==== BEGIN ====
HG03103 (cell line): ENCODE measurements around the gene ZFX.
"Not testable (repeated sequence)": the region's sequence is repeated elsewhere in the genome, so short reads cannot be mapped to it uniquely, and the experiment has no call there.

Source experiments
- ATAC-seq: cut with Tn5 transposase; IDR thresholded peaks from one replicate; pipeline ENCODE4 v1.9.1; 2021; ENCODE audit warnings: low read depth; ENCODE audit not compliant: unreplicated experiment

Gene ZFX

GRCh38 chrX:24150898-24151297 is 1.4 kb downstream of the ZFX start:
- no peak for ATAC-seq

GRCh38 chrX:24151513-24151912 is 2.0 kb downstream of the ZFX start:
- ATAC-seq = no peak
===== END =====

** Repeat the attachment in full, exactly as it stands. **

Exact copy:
HG03103 (cell line): ENCODE measurements around the gene ZFX.
"Not testable (repeated sequence)": the region's sequence is repeated elsewhere in the genome, so short reads cannot be mapped to it uniquely, and the experiment has no call there.

Source experiments
- ATAC-seq: cut with Tn5 transposase; IDR thresholded peaks from one replicate; pipeline ENCODE4 v1.9.1; 2021; ENCODE audit warnings: low read depth; ENCODE audit not compliant: unreplicated experiment

Gene ZFX

GRCh38 chrX:24150898-24151297 is 1.4 kb downstream of the ZFX start:
- no peak for ATAC-seq

GRCh38 chrX:24151513-24151912 is 2.0 kb downstream of the ZFX start:
- ATAC-seq = no peak